d. Rats prefer to travel and hunt for food at night. They are creatures of habit
and almost always travel from their nests to their food sources and to the outside over
the same paths. Perhaps for protection, their paths usually are in narrow, out of the
way places, such as overhead pipes and beams, or along walls. When rats run from
place to place, they hug the wall. Rat runs are easy to find because dirt and oil from the
hair on the rat rub off and darken the surfaces that they touch.
e. Rodents are rarely seen except in heavy infestations. When you see a live or
dead rodent, you can be sure that there are a number of others in the area. It is
necessary to continually monitor for signs that indicate their presence. The presence of
droppings, or feces, is one of the signs. House mouse feces are only 1/8 inch in length.
Rat feces are from 1/2 to 3/4 inch in length and up to 1/4 inch in diameter. Older feces
are brownish in color and often fall apart when touched with a pencil. If the droppings
are moist, black and shiny, and hold together, a rodent has recently been in the vicinity.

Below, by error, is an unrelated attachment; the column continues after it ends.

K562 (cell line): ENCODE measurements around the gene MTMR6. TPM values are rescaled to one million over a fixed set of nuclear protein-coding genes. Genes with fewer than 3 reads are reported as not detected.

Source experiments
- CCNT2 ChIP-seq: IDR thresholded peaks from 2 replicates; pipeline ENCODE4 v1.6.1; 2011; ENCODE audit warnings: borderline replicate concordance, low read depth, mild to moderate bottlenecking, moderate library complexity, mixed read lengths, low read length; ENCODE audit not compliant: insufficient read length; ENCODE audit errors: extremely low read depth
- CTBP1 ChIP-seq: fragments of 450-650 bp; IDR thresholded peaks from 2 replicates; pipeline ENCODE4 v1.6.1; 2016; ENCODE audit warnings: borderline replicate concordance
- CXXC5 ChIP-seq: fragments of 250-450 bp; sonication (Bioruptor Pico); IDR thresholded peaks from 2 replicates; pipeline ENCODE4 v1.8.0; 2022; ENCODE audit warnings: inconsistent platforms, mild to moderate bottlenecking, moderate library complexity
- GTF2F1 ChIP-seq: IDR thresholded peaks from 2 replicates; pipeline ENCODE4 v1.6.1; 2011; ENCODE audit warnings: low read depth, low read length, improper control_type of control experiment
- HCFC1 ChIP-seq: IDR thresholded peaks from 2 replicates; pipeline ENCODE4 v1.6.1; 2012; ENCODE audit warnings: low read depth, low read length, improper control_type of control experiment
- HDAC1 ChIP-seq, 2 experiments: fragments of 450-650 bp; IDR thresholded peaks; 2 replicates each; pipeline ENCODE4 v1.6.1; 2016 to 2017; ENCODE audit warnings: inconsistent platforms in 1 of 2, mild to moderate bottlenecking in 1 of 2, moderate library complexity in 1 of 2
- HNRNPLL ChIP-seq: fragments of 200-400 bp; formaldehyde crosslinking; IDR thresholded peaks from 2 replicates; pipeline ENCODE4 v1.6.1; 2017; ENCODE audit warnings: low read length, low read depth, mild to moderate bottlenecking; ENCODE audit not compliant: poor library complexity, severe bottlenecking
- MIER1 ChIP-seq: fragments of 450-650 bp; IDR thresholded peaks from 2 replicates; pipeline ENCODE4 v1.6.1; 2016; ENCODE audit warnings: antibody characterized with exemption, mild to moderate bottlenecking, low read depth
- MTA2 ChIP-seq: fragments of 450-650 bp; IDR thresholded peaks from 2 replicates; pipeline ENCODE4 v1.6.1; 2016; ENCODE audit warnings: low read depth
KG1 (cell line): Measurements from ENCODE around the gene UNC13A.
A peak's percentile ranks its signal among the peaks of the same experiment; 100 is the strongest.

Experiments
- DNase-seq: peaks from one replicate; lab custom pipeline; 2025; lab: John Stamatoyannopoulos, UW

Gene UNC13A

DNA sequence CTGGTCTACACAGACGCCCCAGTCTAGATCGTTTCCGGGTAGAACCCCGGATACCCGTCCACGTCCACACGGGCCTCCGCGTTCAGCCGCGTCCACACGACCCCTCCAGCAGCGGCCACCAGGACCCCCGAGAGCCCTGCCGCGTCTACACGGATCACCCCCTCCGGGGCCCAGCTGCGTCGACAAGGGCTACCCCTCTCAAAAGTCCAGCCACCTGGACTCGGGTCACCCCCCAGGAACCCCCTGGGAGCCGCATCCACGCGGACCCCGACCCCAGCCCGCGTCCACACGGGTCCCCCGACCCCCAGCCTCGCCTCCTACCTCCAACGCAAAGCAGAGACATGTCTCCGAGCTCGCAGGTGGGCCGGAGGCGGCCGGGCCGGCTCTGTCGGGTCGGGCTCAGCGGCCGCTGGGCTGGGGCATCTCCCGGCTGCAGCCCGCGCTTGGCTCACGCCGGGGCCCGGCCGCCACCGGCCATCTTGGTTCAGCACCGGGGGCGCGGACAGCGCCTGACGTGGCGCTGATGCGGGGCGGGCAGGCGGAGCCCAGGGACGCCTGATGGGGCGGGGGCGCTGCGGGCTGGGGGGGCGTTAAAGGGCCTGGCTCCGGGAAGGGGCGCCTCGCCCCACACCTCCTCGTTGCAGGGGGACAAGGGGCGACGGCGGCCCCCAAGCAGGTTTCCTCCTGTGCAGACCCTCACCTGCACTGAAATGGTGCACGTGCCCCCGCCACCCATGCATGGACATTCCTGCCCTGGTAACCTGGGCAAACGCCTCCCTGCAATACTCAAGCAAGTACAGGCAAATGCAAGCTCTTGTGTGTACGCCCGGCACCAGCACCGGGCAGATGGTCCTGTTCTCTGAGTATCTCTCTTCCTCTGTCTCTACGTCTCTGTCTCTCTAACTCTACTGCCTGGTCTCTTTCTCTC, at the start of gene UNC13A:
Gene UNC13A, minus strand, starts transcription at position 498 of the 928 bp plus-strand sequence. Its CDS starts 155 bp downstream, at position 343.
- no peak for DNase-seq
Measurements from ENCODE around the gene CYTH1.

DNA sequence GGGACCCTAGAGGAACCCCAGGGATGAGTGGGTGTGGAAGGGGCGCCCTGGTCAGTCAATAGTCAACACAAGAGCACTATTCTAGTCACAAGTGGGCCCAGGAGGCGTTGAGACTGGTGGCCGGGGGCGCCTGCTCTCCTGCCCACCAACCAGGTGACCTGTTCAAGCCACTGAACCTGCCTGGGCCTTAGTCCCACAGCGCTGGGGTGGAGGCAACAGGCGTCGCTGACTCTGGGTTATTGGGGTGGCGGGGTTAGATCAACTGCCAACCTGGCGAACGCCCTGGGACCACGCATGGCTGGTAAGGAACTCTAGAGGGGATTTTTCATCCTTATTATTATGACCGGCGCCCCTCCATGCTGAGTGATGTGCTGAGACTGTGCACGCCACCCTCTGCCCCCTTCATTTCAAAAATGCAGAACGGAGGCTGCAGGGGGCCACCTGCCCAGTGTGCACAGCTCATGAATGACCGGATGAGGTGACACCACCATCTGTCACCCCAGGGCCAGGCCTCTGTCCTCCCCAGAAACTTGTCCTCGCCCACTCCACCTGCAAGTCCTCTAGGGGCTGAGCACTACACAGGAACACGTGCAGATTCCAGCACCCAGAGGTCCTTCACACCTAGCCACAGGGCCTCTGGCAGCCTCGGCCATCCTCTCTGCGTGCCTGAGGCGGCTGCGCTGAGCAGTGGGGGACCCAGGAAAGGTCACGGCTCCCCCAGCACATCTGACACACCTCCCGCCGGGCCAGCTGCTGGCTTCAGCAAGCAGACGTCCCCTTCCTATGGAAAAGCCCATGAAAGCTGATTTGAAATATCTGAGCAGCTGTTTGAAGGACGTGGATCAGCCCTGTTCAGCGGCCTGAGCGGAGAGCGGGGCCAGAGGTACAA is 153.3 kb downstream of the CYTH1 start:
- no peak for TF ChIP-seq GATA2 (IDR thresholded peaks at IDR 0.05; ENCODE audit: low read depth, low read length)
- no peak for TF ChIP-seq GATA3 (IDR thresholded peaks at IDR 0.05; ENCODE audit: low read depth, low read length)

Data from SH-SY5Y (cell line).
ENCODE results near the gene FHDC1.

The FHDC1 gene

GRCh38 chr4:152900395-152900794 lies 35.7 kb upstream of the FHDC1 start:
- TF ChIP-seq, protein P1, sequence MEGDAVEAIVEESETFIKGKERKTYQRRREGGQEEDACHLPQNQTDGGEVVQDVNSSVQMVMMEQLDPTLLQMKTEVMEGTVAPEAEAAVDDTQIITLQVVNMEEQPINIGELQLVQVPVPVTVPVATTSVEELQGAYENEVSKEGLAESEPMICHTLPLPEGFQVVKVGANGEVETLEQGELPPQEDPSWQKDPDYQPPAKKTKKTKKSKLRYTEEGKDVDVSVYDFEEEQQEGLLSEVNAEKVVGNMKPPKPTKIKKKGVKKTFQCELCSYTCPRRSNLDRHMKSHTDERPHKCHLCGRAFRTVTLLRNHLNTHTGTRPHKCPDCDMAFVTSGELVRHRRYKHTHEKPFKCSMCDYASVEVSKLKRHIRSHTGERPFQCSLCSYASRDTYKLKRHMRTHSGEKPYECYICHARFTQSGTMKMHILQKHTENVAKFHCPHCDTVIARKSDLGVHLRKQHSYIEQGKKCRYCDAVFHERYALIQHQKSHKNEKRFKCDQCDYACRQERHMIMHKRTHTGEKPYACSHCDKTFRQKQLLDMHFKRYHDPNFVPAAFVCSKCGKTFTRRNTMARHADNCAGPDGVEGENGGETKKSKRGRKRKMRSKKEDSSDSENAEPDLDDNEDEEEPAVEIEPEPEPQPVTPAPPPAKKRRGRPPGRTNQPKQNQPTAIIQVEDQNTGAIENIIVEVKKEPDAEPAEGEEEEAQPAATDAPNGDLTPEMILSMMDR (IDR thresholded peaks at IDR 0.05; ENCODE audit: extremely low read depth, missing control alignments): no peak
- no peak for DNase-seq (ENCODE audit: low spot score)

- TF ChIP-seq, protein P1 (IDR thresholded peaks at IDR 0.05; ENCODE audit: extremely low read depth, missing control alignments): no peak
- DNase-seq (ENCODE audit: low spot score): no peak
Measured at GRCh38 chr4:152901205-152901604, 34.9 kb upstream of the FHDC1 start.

Rodent runways are usually along walls, steps, and rafters, when they move from their
nests to sources of food. They leave rubmarks, which are visible streaks from their
bodies. Rodents gnaw to reach sources of food. Their incisor teeth are so strong that
they have gnawed through paperboard, sacks, and wood. If gnawings are recent, the
inspector should notice teeth marks. Some people have spread talc in areas of
suspected rodent infestation. Talc will make new tracks visible. Normally, tracks may
be covered with dust, though sometimes sharp and distinct, if they are recent. Regular
checks around the outside of the building may turn up rat burrows (rat-sized holes). It
must be determined if they are fresh or old, because you want to allow the rats inside a
way to get out before closing them up. Holes of 1/4 inch anyplace in a building will
permit entry of rodents. Such openings must be repaired immediately. When there is
other evidence of rodent presence, the use of ultraviolet light (Wood's light) is
recommended to locate urine residue and stains.
The second phase in controlling rodents is the use of chemicals, specifically
rodenticides, to control those rodents that may have gained entrance to the area,
whether within the buildings or on the surrounding premises.
a. Poisoning is probably the best way to get rid of rodents after proper sanitation
and rodent proofing. However, poisoning will have to be repeated from time to time,
because it only kills the rodents that are present at the time of poisoning and does not
prevent other rodents from entering later. Poisoning should be started before proofing
an existing building to ensure dying rodents are not caught inside the buildings with no
chance of escape. Some of the most common rodenticides and fumigants are